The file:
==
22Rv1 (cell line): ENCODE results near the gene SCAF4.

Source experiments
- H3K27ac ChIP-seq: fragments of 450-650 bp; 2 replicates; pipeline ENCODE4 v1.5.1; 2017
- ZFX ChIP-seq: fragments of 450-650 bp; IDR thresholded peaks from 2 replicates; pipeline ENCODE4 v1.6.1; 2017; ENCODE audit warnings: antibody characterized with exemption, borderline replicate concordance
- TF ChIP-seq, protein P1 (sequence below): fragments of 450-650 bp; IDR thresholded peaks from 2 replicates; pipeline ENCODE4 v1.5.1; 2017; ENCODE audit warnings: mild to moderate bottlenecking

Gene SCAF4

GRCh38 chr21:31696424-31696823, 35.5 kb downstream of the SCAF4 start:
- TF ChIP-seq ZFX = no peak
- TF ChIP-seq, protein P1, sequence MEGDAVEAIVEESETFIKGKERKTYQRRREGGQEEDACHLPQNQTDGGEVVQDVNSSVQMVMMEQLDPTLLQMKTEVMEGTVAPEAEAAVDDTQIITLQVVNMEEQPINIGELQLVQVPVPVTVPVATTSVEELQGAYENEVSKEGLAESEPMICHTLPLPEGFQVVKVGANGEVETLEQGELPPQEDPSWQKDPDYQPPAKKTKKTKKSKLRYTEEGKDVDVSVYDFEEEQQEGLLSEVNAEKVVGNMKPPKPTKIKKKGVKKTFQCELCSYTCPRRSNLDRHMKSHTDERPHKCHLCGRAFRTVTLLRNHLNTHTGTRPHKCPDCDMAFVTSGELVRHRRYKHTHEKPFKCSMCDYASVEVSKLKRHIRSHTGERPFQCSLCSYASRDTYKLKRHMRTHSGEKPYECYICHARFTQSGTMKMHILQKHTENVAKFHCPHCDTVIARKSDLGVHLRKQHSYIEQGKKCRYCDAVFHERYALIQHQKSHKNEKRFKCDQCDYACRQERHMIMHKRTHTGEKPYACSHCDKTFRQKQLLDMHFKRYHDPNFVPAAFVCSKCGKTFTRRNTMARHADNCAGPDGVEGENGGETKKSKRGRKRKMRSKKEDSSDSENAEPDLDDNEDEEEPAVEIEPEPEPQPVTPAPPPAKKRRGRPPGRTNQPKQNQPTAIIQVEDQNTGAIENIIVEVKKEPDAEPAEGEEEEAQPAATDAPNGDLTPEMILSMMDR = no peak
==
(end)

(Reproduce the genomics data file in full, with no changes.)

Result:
22Rv1 (cell line): ENCODE results near the gene SCAF4.

Source experiments
- H3K27ac ChIP-seq: fragments of 450-650 bp; 2 replicates; pipeline ENCODE4 v1.5.1; 2017
- ZFX ChIP-seq: fragments of 450-650 bp; IDR thresholded peaks from 2 replicates; pipeline ENCODE4 v1.6.1; 2017; ENCODE audit warnings: antibody characterized with exemption, borderline replicate concordance
- TF ChIP-seq, protein P1 (sequence below): fragments of 450-650 bp; IDR thresholded peaks from 2 replicates; pipeline ENCODE4 v1.5.1; 2017; ENCODE audit warnings: mild to moderate bottlenecking

Gene SCAF4

GRCh38 chr21:31696424-31696823, 35.5 kb downstream of the SCAF4 start:
- TF ChIP-seq ZFX = no peak
- TF ChIP-seq, protein P1, sequence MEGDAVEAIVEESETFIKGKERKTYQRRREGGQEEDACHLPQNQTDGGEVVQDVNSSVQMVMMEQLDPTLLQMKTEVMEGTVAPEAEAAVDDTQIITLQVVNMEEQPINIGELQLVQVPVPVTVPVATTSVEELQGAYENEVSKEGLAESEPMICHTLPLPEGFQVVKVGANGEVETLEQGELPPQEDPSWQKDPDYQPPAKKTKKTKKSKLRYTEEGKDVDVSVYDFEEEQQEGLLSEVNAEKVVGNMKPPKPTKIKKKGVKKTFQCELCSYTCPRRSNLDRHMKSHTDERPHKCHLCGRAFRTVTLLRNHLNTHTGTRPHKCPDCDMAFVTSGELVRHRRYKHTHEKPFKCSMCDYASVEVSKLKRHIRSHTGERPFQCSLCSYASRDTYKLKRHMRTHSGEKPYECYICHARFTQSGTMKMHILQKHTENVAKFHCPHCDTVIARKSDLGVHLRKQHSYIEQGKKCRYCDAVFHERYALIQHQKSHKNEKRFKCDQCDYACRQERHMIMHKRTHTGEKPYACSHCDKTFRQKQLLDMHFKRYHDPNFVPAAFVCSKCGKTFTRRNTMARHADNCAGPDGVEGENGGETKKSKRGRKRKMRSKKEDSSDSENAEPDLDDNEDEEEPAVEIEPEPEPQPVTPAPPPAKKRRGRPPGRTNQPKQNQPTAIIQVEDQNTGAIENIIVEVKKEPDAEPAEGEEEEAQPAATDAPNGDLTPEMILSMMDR = no peak